Diplomats from United States, Britain, Pakistan and Russia are also expected to attend. Washington will send Dobbins, while Moscow will dispatch its own Afghan specialist, Zamir Kabulov.

Chancellor Gerhard Schroeder, who obtained a vote of confidence in the Bundestag last week over sending troops to Afghanistan, will be looking to the talks to raise Germany's global profile.

Paramount will be the security measures for the behind closed-doors sessions particularly in view of the devastation caused in the U.S. on September 11.

"We are providing structural support, all else comes from the United Nations," one diplomat, told Reuters stressing that U.N. Secretary-General Kofi Annan's special representative to Afghanistan, Lakhdar Brahimi, was "in the driving seat."

Three of the four suicide pilots involved in the September 11 attacks, including alleged ringleader Mohamed Atta, lived in Hamburg and other suspects with German ties are still at large.

Only last week, the head of Germany's federal crime office said Islamic militants prepared to wage a jihad, or holy war, may have lived undercover in Germany for up to 15 years.

"The risk is quite real. There are supporters of Osama bin Laden in this country," Bernt Glatzer, Afghanistan expert at the German Foundation for International Development, told Reuters. Some politicians have warned of expecting too much from the conference, especially with what is viewed as the underrepresentation of the southern-based Pashtun, from whom the Taliban drew its support.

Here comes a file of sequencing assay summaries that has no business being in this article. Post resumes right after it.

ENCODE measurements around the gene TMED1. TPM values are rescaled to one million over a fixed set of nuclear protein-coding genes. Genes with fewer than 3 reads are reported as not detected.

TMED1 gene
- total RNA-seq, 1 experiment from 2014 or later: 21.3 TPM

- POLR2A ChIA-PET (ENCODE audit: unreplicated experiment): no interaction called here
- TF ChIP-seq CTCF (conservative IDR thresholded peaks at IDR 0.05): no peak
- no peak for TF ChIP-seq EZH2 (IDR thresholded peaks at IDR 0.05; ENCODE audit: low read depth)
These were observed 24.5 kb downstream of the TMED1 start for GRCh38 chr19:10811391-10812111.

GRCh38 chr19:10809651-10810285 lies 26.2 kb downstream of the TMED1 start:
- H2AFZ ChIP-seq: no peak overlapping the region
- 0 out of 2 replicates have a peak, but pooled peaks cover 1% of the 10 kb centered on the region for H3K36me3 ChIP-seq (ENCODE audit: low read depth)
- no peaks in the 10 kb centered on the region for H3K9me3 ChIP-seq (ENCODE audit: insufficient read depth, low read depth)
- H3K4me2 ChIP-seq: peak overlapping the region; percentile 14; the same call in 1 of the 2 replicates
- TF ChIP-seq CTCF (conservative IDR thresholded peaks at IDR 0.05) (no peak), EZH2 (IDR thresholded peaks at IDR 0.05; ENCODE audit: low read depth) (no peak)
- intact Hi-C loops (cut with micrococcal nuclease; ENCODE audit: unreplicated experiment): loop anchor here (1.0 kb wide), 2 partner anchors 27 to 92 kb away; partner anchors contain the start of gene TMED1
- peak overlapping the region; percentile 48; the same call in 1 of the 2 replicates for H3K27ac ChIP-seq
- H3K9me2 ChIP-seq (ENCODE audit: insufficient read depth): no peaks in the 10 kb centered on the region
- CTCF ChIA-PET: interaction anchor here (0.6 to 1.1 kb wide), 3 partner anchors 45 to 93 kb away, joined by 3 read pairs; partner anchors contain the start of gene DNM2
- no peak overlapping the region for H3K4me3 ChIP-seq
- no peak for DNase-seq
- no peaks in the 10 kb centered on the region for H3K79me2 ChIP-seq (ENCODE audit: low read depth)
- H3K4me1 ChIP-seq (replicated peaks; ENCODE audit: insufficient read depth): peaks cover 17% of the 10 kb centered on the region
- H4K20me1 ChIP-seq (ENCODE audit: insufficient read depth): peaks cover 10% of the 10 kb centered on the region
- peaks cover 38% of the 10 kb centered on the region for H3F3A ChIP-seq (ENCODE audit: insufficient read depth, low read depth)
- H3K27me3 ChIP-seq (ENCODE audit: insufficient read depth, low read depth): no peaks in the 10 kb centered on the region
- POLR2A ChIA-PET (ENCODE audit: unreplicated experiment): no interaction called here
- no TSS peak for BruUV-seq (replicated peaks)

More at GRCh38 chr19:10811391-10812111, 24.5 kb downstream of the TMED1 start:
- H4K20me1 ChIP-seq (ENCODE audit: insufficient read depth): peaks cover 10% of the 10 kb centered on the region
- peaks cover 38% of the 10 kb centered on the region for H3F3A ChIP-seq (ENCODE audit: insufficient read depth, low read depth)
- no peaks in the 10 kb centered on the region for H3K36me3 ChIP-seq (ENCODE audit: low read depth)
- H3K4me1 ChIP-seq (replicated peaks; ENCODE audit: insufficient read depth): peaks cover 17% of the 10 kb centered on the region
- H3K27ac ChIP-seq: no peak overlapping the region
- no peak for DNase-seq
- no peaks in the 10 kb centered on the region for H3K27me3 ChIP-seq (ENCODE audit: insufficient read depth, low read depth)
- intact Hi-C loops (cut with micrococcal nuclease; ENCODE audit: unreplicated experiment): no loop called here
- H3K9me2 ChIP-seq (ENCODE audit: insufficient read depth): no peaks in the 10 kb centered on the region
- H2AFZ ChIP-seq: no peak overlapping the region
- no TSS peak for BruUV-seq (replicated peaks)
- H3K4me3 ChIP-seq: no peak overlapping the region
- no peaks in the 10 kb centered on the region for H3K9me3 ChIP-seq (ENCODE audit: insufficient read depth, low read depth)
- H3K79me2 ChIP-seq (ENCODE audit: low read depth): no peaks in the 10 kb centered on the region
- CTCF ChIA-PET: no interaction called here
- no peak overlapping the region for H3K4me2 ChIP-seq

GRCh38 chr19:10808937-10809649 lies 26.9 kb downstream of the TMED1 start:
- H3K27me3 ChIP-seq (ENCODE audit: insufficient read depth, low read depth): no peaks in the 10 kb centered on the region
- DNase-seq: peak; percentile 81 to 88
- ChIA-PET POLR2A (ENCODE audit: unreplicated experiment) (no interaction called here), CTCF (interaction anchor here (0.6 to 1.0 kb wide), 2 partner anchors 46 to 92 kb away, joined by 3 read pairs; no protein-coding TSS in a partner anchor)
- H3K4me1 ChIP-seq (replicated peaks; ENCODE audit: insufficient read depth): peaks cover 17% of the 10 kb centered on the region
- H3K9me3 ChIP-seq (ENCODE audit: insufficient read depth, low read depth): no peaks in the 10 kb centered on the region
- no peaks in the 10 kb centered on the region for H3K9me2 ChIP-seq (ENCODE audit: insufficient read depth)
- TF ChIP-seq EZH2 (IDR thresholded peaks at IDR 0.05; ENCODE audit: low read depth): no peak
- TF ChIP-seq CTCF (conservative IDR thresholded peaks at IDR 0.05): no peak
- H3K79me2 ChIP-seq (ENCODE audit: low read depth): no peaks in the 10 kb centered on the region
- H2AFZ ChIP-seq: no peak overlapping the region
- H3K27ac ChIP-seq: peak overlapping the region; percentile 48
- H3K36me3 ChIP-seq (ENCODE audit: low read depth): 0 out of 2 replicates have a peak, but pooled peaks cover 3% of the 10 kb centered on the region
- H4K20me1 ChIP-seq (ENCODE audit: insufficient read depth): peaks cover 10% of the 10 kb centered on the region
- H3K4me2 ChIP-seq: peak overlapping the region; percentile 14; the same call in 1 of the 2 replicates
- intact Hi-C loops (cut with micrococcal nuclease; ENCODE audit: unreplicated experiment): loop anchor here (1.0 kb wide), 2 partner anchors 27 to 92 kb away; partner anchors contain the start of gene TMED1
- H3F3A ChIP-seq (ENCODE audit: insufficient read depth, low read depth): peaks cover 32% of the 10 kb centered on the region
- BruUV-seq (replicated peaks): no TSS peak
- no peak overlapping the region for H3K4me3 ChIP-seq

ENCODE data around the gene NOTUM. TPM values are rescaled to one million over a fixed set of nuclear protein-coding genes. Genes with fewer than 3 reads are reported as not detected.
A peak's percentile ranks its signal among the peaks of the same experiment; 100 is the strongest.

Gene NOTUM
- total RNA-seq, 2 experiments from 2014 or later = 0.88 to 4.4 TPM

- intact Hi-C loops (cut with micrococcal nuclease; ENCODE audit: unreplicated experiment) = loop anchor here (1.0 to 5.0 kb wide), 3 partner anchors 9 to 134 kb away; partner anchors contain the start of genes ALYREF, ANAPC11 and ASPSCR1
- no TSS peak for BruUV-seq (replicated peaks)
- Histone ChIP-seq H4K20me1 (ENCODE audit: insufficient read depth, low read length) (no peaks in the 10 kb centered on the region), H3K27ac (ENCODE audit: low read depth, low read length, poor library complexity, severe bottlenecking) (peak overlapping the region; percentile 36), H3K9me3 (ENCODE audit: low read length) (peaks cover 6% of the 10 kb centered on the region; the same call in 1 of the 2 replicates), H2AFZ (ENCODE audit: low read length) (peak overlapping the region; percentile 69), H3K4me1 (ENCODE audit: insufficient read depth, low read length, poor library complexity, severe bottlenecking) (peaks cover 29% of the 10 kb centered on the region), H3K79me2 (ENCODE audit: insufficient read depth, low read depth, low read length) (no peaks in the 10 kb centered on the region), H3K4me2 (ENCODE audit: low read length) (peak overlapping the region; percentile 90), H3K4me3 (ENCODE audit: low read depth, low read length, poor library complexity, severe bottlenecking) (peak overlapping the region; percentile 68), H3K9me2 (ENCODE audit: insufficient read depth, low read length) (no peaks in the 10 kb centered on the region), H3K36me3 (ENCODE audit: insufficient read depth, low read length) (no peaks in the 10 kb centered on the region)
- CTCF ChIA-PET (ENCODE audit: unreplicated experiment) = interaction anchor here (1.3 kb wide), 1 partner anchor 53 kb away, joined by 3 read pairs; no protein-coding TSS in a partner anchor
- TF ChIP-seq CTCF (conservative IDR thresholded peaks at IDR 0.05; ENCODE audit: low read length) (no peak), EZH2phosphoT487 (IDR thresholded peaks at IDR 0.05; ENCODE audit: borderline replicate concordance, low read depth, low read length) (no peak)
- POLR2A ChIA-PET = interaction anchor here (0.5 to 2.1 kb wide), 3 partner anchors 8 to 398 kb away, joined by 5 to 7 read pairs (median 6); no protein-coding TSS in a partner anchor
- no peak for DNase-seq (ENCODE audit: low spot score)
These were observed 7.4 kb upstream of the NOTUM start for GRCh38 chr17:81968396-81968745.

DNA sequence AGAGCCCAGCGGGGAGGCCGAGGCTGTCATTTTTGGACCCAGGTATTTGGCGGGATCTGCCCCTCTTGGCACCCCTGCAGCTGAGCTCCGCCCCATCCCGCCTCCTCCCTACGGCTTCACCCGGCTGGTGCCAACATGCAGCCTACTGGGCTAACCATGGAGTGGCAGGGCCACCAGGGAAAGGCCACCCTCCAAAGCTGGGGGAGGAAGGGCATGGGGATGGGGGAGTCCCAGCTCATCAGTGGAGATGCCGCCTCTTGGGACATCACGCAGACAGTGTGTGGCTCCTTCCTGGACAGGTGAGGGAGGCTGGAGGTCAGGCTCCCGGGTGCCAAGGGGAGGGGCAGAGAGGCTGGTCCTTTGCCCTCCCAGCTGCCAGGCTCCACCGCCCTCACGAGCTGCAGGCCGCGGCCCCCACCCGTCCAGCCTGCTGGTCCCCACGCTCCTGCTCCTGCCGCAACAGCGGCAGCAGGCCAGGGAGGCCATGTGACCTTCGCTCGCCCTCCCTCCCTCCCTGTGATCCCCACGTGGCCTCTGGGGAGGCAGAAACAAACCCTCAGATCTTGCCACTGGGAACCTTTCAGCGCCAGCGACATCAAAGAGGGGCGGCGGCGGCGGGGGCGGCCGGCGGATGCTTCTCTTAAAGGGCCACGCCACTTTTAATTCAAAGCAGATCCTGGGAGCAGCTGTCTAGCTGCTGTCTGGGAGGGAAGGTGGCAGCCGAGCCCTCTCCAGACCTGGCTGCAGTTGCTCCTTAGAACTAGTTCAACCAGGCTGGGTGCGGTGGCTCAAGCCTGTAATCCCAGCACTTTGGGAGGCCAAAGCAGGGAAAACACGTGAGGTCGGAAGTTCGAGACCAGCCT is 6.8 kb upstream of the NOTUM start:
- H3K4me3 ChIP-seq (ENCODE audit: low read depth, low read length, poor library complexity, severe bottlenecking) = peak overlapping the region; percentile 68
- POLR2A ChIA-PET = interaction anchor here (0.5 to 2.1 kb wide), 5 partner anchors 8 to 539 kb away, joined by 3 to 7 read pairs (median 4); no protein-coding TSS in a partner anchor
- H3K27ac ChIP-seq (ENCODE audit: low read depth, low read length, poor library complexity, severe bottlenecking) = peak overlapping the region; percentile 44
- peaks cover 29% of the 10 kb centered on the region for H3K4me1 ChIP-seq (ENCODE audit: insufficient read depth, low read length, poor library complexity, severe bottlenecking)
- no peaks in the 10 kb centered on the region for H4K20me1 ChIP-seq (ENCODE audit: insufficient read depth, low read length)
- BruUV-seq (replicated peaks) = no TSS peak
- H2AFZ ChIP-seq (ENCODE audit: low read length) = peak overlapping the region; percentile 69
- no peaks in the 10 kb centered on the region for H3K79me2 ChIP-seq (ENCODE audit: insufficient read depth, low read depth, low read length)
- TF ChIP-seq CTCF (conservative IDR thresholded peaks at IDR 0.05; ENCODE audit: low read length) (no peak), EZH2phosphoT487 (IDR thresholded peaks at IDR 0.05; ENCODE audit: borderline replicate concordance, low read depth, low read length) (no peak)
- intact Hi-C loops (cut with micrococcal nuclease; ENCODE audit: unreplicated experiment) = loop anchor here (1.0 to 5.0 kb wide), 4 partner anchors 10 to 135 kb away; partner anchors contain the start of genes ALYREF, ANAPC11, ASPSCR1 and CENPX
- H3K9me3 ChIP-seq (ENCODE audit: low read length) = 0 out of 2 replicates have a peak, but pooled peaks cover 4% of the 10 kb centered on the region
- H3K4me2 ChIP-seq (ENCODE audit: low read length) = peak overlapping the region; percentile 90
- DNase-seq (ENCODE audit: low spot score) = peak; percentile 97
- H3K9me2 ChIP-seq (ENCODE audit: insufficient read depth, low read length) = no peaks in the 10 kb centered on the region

"I don't want to raise expectations too high," British Foreign Secretary Jack Straw told a news conference in London.

"It will take some time before a fully-fledged government, equivalent to that of a normal nation state, can be established ... The signs are, however, more hopeful than they were."

The choice of Bonn as the venue for the talks reflects a century of strong German-Afghan ties and Germany's perceived more neutral stance than other European nations such as Britain.

Afghanistan "is one of a number of Muslim countries, including Iran and Turkey, which have had good relations with Germany. They have seen Germany as a counterweight to British and Russian imperialism from the late 19th century," Afghan expert Andreas Reich of the German Middle East Institute told Reuters.

In 1920, Afghan King Amanullah paid what was recognised as the first state visit by a foreign dignitary to Germany, still regarded as a pariah nation after World War One.

"The friendly contacts date back to then," said Glatzer. After World War Two, contact continued with Germany giving more development aid per capita to Afghanistan than to any other country. A German school was also established.

Germany has one of the largest Afghan communities outside Asia and the United States, with 70,000 to 100,000 political exiles and students in the country.

Until the Soviet invasion in 1979 Germany was one of the largest aid donors. After that, there was a trickle of humanitarian help. Independent groups, such as German-based Shelter Now, eight of whose workers were arrested by the Taliban in August, continued the work.

Next week's meeting may be a precursor to a renewed German involvement in and financial aid for Afghanistan. The talks begin coincidentally on the day Germany mobilises its first troops for the U.S.-led anti-Taliban war.